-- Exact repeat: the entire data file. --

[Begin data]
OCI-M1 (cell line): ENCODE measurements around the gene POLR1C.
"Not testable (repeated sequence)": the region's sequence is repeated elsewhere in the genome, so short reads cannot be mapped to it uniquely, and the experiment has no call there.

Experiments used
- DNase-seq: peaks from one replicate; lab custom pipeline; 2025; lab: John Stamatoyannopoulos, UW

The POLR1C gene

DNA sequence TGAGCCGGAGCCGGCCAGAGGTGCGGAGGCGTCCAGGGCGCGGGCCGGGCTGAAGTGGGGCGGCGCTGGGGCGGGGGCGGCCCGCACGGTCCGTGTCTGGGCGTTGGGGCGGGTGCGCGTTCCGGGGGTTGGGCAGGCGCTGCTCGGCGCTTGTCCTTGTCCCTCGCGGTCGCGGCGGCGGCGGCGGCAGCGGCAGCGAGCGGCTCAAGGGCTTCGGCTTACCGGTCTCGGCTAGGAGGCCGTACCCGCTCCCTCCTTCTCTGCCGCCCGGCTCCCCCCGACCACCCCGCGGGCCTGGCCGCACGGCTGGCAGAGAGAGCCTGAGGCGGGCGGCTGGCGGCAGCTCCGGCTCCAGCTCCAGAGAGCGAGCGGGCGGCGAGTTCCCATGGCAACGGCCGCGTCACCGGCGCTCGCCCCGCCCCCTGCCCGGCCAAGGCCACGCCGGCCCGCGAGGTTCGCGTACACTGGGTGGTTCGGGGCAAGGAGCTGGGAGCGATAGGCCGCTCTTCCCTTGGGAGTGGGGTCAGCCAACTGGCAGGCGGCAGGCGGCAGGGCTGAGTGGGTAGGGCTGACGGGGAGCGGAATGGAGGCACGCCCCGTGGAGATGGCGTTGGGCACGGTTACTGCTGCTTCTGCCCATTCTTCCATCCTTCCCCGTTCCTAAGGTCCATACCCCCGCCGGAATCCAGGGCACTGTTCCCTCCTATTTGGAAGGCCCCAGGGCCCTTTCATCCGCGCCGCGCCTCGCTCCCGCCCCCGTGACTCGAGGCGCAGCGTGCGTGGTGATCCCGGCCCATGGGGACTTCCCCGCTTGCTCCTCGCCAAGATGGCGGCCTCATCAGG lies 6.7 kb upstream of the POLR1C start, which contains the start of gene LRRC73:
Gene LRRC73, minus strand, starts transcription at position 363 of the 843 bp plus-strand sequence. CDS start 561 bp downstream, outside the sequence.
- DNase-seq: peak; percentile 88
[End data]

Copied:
OCI-M1 (cell line): ENCODE measurements around the gene POLR1C.
"Not testable (repeated sequence)": the region's sequence is repeated elsewhere in the genome, so short reads cannot be mapped to it uniquely, and the experiment has no call there.

Experiments used
- DNase-seq: peaks from one replicate; lab custom pipeline; 2025; lab: John Stamatoyannopoulos, UW

The POLR1C gene

DNA sequence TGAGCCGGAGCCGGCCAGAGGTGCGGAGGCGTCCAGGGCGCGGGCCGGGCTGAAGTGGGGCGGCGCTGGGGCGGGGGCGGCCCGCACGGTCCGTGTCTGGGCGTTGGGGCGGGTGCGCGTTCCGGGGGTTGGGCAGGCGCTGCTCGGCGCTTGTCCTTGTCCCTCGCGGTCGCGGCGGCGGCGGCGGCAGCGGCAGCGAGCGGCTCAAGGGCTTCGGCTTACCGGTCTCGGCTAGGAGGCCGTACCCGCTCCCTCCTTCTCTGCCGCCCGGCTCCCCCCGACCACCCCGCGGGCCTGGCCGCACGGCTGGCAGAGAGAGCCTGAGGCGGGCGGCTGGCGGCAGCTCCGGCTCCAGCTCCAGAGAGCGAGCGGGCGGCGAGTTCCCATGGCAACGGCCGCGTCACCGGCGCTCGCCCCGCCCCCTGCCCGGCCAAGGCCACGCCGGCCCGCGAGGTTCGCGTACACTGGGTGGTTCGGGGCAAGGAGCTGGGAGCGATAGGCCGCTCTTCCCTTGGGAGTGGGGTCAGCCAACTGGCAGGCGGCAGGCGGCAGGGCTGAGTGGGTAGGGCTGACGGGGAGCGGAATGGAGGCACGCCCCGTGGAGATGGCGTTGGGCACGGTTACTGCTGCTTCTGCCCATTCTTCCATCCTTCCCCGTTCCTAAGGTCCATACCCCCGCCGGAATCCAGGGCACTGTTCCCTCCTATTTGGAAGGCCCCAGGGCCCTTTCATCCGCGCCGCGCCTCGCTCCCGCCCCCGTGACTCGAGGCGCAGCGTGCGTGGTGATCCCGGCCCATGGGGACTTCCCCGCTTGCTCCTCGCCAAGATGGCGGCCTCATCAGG lies 6.7 kb upstream of the POLR1C start, which contains the start of gene LRRC73:
Gene LRRC73, minus strand, starts transcription at position 363 of the 843 bp plus-strand sequence. CDS start 561 bp downstream, outside the sequence.
- DNase-seq: peak; percentile 88